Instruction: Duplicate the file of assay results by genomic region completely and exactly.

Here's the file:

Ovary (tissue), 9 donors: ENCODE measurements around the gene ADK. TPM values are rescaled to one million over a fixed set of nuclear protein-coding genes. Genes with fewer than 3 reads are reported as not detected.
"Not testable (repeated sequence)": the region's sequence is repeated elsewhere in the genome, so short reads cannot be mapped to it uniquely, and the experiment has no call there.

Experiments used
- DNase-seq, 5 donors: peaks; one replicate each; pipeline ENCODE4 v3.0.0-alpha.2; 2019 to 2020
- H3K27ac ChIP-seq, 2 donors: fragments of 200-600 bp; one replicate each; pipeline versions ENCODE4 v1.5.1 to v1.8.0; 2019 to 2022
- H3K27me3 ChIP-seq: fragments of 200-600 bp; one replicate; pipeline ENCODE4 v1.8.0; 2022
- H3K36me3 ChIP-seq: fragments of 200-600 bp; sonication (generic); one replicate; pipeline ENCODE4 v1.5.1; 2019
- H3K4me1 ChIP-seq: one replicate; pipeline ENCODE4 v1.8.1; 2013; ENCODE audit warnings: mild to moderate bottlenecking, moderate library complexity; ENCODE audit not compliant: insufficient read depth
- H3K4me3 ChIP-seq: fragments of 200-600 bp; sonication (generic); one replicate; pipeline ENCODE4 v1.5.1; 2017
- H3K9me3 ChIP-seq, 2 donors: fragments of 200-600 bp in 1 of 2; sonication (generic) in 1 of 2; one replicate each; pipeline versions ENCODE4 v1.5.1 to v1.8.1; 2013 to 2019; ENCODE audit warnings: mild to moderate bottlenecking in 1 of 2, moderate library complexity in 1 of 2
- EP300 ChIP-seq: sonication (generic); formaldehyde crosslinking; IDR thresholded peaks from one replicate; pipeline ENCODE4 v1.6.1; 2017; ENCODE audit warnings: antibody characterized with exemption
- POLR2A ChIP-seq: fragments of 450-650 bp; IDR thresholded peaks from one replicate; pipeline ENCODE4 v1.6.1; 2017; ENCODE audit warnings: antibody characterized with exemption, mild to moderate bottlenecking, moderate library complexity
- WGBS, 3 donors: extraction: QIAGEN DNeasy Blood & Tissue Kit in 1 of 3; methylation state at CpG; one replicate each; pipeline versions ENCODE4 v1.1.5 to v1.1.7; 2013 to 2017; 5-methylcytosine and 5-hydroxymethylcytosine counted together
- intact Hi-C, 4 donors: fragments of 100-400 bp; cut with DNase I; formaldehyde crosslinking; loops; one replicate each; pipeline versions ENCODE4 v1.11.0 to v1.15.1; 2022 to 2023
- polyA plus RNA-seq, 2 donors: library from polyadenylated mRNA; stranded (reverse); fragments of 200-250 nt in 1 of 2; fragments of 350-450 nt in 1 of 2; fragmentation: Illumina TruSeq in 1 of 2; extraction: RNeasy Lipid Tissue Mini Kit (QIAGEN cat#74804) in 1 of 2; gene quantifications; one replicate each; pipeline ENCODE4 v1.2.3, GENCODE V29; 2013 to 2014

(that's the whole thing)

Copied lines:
Ovary (tissue), 9 donors: ENCODE measurements around the gene ADK. TPM values are rescaled to one million over a fixed set of nuclear protein-coding genes. Genes with fewer than 3 reads are reported as not detected.
"Not testable (repeated sequence)": the region's sequence is repeated elsewhere in the genome, so short reads cannot be mapped to it uniquely, and the experiment has no call there.

Experiments used
- DNase-seq, 5 donors: peaks; one replicate each; pipeline ENCODE4 v3.0.0-alpha.2; 2019 to 2020
- H3K27ac ChIP-seq, 2 donors: fragments of 200-600 bp; one replicate each; pipeline versions ENCODE4 v1.5.1 to v1.8.0; 2019 to 2022
- H3K27me3 ChIP-seq: fragments of 200-600 bp; one replicate; pipeline ENCODE4 v1.8.0; 2022
- H3K36me3 ChIP-seq: fragments of 200-600 bp; sonication (generic); one replicate; pipeline ENCODE4 v1.5.1; 2019
- H3K4me1 ChIP-seq: one replicate; pipeline ENCODE4 v1.8.1; 2013; ENCODE audit warnings: mild to moderate bottlenecking, moderate library complexity; ENCODE audit not compliant: insufficient read depth
- H3K4me3 ChIP-seq: fragments of 200-600 bp; sonication (generic); one replicate; pipeline ENCODE4 v1.5.1; 2017
- H3K9me3 ChIP-seq, 2 donors: fragments of 200-600 bp in 1 of 2; sonication (generic) in 1 of 2; one replicate each; pipeline versions ENCODE4 v1.5.1 to v1.8.1; 2013 to 2019; ENCODE audit warnings: mild to moderate bottlenecking in 1 of 2, moderate library complexity in 1 of 2
- EP300 ChIP-seq: sonication (generic); formaldehyde crosslinking; IDR thresholded peaks from one replicate; pipeline ENCODE4 v1.6.1; 2017; ENCODE audit warnings: antibody characterized with exemption
- POLR2A ChIP-seq: fragments of 450-650 bp; IDR thresholded peaks from one replicate; pipeline ENCODE4 v1.6.1; 2017; ENCODE audit warnings: antibody characterized with exemption, mild to moderate bottlenecking, moderate library complexity
- WGBS, 3 donors: extraction: QIAGEN DNeasy Blood & Tissue Kit in 1 of 3; methylation state at CpG; one replicate each; pipeline versions ENCODE4 v1.1.5 to v1.1.7; 2013 to 2017; 5-methylcytosine and 5-hydroxymethylcytosine counted together
- intact Hi-C, 4 donors: fragments of 100-400 bp; cut with DNase I; formaldehyde crosslinking; loops; one replicate each; pipeline versions ENCODE4 v1.11.0 to v1.15.1; 2022 to 2023
- polyA plus RNA-seq, 2 donors: library from polyadenylated mRNA; stranded (reverse); fragments of 200-250 nt in 1 of 2; fragments of 350-450 nt in 1 of 2; fragmentation: Illumina TruSeq in 1 of 2; extraction: RNeasy Lipid Tissue Mini Kit (QIAGEN cat#74804) in 1 of 2; gene quantifications; one replicate each; pipeline ENCODE4 v1.2.3, GENCODE V29; 2013 to 2014